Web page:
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Measles outbreak set to smash 10-year yearly record in first months of 2019

Measles outbreak set to smash 10-year yearly record in first months of 2019
Fines of $1,000, public space lockouts, school shutdowns and other drastic measures have failed to stop a measles outbreak in the US. Four months into this year, 626 cases have been registered and the record for one year is 667.

The Centers for Disease Control and Prevention reported on Monday that the current measles outbreak in the US is on course to become the biggest since the highly infectious disease was formally eradicated in the country in 2000.

Also on rt.com US judge rejects parents’ challenge to NYC mandatory measles vaccine order

“In the coming weeks, 2019 confirmed case numbers will likely surpass 2014 levels,” the CDC said. Five years ago, there was a spike in the number of measles cases, which reached 667 by the end of the year. However, the 2014 outbreak is no match for the current one. Since the beginning of this year, 626 cases have been confirmed, and the disease shows no sign of stopping. Seventy-one new cases were registered last week.

New York state has become the hardest-hit area. New York health officials reported 359 measles cases from last October up to April 18. The rapid spread of the disease in the US, where there is no shortage of the measles-mumps-rubella (MMR) vaccine, has been linked to Orthodox Jewish communities where parents refuse to immunize their children, citing religious beliefs.

Two New York counties have declared an emergency over the measles outbreak. In Rockland County, officials banned everyone under 18 who is not vaccinated from public places, including churches, malls and schools, from March 26. The ban was intended to last 30 days and envisaged a $500 fine or a jail sentence up to six months for offenders. However, early this month it was overridden by the Supreme Court, which ruled in favor of a group of parents who took the county to court. Under a new plan unveiled last week, anyone who is unvaccinated and exposed to measles must stay home for a certain period of time or face a $2,000-per-day fine. The order also bans unvaccinated children from schools located in two zip codes.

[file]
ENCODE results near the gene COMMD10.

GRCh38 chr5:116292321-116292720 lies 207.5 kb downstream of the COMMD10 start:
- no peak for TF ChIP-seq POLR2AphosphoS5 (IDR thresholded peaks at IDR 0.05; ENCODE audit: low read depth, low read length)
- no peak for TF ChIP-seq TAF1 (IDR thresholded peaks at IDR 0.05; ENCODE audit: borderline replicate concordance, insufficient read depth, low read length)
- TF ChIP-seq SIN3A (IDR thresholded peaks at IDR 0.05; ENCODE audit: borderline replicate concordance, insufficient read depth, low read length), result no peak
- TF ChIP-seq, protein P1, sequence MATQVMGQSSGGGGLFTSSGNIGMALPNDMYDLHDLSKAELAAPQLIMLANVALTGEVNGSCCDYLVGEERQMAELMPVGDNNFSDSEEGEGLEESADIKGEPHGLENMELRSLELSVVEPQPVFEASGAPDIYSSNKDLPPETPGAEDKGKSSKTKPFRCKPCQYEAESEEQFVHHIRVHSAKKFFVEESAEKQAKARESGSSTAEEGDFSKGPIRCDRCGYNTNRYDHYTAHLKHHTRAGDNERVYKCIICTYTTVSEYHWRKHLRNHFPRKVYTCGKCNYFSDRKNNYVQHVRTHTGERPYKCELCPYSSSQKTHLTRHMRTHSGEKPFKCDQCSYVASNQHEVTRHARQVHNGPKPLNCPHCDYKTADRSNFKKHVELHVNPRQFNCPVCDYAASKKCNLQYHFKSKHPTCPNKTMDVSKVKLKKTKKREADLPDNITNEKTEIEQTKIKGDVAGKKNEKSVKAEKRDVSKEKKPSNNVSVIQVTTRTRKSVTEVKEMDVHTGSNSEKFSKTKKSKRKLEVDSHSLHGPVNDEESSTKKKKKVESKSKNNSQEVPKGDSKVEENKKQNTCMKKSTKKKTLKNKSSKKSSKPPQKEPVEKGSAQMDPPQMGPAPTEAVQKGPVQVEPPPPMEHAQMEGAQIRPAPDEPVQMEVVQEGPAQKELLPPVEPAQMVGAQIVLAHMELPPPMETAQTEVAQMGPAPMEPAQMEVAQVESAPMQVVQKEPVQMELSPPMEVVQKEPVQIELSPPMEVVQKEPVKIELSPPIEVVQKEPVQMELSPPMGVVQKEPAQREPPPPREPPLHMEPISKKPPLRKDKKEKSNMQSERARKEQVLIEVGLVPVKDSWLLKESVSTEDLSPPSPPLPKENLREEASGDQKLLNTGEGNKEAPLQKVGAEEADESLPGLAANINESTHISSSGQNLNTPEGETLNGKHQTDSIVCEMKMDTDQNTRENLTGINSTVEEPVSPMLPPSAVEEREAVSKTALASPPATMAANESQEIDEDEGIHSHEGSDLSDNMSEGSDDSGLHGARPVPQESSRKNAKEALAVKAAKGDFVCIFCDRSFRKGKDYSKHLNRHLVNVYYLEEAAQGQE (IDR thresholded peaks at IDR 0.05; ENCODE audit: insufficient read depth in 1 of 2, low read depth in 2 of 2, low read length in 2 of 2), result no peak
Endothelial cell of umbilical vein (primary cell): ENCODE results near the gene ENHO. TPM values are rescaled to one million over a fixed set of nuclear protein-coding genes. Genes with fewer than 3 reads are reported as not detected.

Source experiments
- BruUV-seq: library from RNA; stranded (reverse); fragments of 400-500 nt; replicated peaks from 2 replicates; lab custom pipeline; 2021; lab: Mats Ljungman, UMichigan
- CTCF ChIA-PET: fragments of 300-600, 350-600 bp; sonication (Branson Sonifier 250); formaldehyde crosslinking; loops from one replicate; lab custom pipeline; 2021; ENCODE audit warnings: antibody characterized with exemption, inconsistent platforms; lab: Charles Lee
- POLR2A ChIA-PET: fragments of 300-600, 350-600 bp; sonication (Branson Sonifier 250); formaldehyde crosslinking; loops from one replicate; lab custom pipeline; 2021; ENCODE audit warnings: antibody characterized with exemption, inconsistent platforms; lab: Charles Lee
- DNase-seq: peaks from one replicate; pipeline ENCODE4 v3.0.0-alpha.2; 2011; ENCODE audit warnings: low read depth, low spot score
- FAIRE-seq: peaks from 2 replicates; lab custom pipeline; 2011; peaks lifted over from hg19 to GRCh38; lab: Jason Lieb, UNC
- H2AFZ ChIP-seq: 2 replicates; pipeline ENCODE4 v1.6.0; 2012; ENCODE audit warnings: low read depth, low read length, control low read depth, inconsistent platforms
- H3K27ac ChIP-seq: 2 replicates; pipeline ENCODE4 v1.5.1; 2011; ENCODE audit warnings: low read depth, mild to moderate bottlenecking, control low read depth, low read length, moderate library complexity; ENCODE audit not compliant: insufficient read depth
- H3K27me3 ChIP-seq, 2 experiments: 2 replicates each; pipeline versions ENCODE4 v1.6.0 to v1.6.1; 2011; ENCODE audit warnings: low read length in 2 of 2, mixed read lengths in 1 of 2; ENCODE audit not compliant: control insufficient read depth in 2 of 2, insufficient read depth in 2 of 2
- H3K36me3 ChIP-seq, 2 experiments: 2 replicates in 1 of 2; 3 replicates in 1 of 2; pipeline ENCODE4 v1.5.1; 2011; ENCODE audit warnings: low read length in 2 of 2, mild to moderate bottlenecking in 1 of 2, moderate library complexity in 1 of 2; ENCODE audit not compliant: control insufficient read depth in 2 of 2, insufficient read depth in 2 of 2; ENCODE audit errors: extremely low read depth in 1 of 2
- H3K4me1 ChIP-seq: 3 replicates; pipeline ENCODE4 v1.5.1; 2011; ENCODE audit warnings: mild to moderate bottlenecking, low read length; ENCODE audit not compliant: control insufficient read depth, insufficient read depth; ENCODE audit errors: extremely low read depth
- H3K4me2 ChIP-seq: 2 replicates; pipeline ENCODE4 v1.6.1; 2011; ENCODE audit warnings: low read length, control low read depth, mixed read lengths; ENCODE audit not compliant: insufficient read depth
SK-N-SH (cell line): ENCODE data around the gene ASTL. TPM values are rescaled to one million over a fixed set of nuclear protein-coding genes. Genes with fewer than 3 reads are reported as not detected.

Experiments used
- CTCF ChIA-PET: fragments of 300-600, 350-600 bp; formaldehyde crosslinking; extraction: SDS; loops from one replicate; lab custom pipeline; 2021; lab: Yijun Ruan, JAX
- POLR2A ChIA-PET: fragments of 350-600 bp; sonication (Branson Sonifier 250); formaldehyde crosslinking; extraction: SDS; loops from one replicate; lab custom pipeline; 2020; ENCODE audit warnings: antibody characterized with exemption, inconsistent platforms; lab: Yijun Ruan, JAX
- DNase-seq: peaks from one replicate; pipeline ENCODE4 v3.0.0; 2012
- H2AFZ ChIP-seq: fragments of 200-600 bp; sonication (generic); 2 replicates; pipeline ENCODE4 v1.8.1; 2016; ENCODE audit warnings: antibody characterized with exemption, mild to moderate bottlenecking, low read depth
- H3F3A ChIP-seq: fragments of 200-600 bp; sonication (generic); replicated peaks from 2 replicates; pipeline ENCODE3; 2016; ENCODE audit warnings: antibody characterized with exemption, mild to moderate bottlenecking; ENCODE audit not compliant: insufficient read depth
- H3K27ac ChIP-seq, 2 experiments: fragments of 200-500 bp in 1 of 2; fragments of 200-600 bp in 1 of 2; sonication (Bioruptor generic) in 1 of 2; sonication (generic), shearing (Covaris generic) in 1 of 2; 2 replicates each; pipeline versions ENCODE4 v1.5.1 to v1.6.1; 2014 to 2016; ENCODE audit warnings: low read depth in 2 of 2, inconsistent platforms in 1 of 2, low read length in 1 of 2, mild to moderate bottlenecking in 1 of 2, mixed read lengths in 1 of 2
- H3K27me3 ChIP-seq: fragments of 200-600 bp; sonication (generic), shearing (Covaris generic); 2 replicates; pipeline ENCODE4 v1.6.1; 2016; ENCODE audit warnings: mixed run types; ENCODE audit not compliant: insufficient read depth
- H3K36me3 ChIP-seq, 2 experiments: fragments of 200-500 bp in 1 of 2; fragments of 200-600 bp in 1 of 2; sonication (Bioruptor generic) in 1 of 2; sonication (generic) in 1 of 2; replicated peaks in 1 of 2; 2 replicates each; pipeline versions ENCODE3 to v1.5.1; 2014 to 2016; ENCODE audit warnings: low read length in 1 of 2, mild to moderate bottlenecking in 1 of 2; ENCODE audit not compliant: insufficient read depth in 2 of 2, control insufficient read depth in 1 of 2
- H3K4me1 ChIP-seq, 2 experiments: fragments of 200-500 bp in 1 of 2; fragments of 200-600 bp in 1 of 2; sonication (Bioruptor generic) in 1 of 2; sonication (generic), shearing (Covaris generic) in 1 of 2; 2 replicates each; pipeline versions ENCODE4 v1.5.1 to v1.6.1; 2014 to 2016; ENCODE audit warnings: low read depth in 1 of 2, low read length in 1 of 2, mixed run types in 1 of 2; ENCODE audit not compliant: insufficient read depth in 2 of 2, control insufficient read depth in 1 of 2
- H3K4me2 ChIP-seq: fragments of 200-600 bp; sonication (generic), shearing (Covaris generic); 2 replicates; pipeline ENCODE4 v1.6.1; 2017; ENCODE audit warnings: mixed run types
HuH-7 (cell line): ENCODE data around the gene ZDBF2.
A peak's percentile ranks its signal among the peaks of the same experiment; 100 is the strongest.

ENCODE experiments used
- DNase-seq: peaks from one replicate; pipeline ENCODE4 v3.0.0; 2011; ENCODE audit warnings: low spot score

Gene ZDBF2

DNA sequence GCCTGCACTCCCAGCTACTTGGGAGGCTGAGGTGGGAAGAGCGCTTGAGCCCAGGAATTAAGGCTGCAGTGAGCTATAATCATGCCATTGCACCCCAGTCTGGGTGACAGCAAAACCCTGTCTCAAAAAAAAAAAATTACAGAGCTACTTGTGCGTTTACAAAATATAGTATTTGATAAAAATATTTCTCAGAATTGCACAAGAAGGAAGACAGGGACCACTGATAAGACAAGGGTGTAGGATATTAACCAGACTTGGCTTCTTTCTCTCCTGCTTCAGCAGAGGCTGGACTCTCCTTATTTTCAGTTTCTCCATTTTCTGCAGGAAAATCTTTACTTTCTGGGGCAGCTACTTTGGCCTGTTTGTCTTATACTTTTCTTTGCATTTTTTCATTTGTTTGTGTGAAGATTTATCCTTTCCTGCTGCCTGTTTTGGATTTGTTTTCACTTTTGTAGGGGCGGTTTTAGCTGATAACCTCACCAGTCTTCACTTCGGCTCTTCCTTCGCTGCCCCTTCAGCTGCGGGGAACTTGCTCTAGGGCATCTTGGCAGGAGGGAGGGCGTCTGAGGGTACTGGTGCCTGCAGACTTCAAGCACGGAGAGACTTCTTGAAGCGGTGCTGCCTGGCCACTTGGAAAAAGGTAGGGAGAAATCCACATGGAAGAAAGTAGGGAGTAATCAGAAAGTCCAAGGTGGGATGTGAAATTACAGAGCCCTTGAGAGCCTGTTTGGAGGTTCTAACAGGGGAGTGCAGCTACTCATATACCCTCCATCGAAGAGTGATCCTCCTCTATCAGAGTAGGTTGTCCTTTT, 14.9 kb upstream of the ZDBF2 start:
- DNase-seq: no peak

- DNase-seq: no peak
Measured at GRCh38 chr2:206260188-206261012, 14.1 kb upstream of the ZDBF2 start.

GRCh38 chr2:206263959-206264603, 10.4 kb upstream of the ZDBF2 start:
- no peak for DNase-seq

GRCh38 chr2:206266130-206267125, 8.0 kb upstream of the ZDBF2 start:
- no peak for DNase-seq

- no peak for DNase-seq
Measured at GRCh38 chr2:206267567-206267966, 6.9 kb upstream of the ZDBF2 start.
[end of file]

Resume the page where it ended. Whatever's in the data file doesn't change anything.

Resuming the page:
A health emergency has also been in effect in the Williamsburg neighborhood of Brooklyn. The parents of children aged over six months and living in certain areas were ordered to get them vaccinated within 48 hours of face a $1,000 fine.

At least three parents have been slapped with the fine and threatened with another $2,000 penalty if they fail to appear before court. An anonymous group of parents tried to contest the mandatory measles vaccination in Brooklyn court last week but it sided with the county, rejecting their argument that it had violated their religious freedom, medical ethics and human rights.

Several schools that have refused to provide medical records for their pupils have been shut down amid the outbreak, including an Orthodox Jewish daycare center in Williamsburg.

The outbreak has been blamed on the anti-vaxxers movement that is gaining momentum around the world. Opponents of mandatory vaccination argue that the vaccine shot can cause dangerous side-effects and lead to autism. The CDC says that there is no scientific evidence that the MMR vaccine is responsible for autism, insisting it’s “very safe.” While there have not been any deaths from the outbreak, it is a possible outcome in severe cases. Those who are most at risk are infants and children.

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